Take the 2-minute tour ×
Stack Overflow is a question and answer site for professional and enthusiast programmers. It's 100% free, no registration required.

I have a project with a python package and a compiled component inside of it. Current directory layout is:

<project>
  foo/
  foo/__init__.py
  foo/...

  src/
  src/c_foo.c

  tests/
  tests/test_foo.py

  setup.py

When the project is built, distutils create a build/lib directory which I either add to PYTHONPATH or install into a virtual environment. Resulting structure is the following:

<project>
  build/lib
  build/lib/foo/__init__.py
  build/lib/foo/c_foo.so

The issue with that is that if I start a python interpreter session from the project root, run tests from the project root etc., it picks up the source tree instead of the built tree.

I found several existing solutions to this in use:

  1. Place python sources under a separate directory, eg. lib/foo, modules/foo etc. Downside to that is an extra directory level to all of the source files and inconsistency with projects that don't have compiled extensions and therefore have their python packages in the root directory.

  2. Keep the packages in the root, which means an inconvenience having to chdir out of the project root (eg. into tests/ directory) so that python interpreter does not see the source packages (via build script or manually).

  3. Keep the packages in the root under a different name (eg. foo-module or foo-lib) with an appropriate package_dir={'foo':'lib-foo'} line in setup.py. This is a variation of pt. 1 without an extra level of directory hierarchy, which is pretty much the same thing, I suppose.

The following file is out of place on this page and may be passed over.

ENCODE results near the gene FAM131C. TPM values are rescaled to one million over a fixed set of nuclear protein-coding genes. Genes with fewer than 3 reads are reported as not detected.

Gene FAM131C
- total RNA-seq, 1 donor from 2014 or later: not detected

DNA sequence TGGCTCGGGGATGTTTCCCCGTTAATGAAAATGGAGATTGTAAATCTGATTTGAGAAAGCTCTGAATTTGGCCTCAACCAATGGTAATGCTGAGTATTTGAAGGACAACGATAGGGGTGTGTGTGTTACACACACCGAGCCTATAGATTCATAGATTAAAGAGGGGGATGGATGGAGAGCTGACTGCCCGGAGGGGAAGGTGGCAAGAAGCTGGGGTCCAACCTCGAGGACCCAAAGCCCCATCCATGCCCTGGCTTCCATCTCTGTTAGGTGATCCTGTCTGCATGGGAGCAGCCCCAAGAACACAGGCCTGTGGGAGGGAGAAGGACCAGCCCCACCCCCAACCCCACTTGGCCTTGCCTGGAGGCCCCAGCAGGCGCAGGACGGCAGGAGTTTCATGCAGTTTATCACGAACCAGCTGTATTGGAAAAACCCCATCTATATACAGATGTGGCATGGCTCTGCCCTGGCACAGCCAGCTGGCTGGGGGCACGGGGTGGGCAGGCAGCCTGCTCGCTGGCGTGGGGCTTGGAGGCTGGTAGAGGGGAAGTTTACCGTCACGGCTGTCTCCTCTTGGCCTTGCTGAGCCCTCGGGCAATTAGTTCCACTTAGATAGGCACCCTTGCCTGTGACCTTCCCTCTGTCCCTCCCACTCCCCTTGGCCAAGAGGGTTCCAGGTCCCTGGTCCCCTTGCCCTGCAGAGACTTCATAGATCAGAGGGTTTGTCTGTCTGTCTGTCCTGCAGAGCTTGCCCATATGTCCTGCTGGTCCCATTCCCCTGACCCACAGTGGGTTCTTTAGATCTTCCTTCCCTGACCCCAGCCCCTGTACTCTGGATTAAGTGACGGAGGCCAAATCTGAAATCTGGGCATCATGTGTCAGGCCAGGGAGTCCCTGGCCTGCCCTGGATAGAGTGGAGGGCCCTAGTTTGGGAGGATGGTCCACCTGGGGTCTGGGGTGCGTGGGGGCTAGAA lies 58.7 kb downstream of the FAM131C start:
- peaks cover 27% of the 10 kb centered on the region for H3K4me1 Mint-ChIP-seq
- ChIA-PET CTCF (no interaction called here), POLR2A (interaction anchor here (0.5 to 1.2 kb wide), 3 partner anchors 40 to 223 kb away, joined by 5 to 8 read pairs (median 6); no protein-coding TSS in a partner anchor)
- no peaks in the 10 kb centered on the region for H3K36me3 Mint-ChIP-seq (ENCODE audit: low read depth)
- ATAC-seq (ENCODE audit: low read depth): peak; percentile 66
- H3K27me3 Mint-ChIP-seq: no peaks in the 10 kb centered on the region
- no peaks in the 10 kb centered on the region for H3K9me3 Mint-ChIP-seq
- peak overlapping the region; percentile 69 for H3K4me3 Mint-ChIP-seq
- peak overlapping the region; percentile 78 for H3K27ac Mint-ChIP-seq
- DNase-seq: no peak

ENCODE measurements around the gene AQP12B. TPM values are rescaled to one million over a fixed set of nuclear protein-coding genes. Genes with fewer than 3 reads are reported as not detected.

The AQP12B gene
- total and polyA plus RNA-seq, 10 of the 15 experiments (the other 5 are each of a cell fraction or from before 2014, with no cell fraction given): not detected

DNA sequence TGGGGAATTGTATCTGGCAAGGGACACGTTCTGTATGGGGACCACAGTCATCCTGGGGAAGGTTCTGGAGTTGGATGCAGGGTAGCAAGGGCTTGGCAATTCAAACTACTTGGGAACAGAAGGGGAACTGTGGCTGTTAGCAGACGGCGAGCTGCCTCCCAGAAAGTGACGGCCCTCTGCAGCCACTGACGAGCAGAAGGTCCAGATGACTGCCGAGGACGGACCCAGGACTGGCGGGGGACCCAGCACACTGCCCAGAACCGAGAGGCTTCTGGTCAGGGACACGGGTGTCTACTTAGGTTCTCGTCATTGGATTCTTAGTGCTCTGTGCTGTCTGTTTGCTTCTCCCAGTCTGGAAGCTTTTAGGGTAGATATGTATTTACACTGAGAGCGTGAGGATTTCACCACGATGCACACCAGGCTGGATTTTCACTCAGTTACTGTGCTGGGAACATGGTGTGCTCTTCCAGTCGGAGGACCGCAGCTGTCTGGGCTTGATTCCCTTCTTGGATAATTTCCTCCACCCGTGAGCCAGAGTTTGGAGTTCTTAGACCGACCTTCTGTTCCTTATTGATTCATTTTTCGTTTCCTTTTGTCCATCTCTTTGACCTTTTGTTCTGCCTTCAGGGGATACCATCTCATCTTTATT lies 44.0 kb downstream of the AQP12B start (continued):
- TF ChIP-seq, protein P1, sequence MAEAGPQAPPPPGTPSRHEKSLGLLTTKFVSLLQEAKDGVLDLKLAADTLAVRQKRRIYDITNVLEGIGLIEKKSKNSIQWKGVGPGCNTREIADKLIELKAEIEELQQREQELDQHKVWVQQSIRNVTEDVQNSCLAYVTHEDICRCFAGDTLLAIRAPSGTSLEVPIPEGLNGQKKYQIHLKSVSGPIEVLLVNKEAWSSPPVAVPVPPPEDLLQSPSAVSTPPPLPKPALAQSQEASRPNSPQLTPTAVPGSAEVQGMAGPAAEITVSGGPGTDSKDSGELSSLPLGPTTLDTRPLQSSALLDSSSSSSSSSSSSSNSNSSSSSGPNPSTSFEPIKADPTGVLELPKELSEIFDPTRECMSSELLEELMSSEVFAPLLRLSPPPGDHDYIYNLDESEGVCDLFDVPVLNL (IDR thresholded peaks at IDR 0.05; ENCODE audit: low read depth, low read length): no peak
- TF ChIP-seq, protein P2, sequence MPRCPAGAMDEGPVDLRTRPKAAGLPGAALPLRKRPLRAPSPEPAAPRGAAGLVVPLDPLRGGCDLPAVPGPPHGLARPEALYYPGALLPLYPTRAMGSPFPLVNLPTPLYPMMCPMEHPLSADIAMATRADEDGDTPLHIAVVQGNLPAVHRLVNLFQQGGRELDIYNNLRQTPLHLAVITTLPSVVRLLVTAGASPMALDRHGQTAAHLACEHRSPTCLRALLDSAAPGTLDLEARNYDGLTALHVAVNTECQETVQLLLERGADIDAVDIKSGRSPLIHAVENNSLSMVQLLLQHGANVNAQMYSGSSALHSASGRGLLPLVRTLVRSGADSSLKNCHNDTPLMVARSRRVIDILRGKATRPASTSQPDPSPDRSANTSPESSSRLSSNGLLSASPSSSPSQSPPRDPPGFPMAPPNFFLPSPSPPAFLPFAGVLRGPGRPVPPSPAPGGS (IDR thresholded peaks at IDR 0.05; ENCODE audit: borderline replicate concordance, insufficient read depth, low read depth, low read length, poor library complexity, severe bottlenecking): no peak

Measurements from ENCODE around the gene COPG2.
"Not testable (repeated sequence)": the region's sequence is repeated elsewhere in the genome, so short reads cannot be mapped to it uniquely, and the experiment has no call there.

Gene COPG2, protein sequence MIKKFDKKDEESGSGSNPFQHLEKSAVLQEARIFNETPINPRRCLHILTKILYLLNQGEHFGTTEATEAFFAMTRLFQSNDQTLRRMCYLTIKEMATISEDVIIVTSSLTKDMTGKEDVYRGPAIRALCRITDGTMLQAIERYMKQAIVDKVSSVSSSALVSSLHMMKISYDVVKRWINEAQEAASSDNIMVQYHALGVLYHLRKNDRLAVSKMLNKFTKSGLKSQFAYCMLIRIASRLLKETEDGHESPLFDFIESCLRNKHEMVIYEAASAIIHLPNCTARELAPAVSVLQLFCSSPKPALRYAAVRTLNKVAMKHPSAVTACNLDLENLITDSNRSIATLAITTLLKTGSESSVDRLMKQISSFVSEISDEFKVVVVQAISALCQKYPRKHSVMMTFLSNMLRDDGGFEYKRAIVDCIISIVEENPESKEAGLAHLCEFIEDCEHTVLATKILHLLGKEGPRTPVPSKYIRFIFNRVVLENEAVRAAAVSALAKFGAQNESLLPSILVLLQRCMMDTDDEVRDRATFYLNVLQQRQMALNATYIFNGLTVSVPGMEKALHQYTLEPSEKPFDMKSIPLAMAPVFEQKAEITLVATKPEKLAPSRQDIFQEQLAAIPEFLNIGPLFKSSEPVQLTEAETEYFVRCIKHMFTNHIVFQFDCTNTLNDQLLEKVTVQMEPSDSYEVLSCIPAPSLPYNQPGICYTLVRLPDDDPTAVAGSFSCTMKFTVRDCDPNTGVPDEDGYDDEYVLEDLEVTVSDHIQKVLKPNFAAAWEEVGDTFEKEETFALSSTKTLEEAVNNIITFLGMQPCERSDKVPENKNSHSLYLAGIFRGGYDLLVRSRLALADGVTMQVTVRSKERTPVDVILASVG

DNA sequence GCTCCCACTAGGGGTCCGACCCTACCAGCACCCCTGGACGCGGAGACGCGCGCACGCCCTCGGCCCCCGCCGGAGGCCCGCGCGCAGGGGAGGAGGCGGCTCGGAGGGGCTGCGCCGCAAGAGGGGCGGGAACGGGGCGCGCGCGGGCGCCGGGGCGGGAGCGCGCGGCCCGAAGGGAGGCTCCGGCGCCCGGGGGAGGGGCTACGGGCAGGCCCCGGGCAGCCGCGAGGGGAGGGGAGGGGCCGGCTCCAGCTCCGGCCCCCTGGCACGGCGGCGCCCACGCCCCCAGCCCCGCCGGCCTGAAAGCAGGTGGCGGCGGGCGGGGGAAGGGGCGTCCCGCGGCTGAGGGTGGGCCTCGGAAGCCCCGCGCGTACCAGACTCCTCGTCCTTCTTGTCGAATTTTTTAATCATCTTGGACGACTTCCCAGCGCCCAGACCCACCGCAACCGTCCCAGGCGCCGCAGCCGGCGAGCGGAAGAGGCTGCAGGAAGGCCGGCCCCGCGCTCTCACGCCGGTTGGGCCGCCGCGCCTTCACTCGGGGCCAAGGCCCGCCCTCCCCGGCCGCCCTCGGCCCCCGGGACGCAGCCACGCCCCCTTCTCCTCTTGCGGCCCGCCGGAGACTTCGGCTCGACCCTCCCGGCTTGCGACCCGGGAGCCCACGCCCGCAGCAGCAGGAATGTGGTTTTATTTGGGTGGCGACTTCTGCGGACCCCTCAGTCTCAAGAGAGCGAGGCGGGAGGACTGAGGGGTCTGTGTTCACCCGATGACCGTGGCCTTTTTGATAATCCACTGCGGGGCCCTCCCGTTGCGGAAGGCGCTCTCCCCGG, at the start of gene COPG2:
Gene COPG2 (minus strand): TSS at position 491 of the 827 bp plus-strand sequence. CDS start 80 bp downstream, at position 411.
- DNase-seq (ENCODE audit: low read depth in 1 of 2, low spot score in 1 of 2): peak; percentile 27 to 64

4. Keep the packages in the root and use setup.py build_ext --inplace, however this contaminates the source tree.

Either case introduces an overhead vs. a plain python project where one can modify/run code right out of the source tree. I'd very much like to hear everyone's thoughts on pros/cons of the above and which particular method you use for you projects.

share|improve this question
    
I find build_ext --inplace not bad at all, just add the resulting .so/.dll/... files to .gitignore (or equivalent) and you're done. –  neo Jun 22 at 15:59

1 Answer 1

You may want to try the develop target in distribute (formerly setuptools).

Make sure distribute is installed, then modify your setup.py like so:

# the setuptools package name is still used
from setuptools import setup, Extension
...

Then enter your virtualenv and run develop:

% source ~/virt/bin/activate
(virt)% cd ~/project
(virt)% python setup.py develop

You should be able to run your tests from within the project root, and anytime you activate that virtualenv you can access that project's packages and extension regardless of your path:

% cd /tmp
% source ~/virt/bin/activate
(virt)% python -c 'import foo, c_foo; print foo, c_foo'

<module 'foo' from '/Users/user/project/foo/__init__.py'>
<module 'c_foo' from '/Users/user/project/c_foo.so'>
share|improve this answer

Your Answer

 
discard

By posting your answer, you agree to the privacy policy and terms of service.

Not the answer you're looking for? Browse other questions tagged or ask your own question.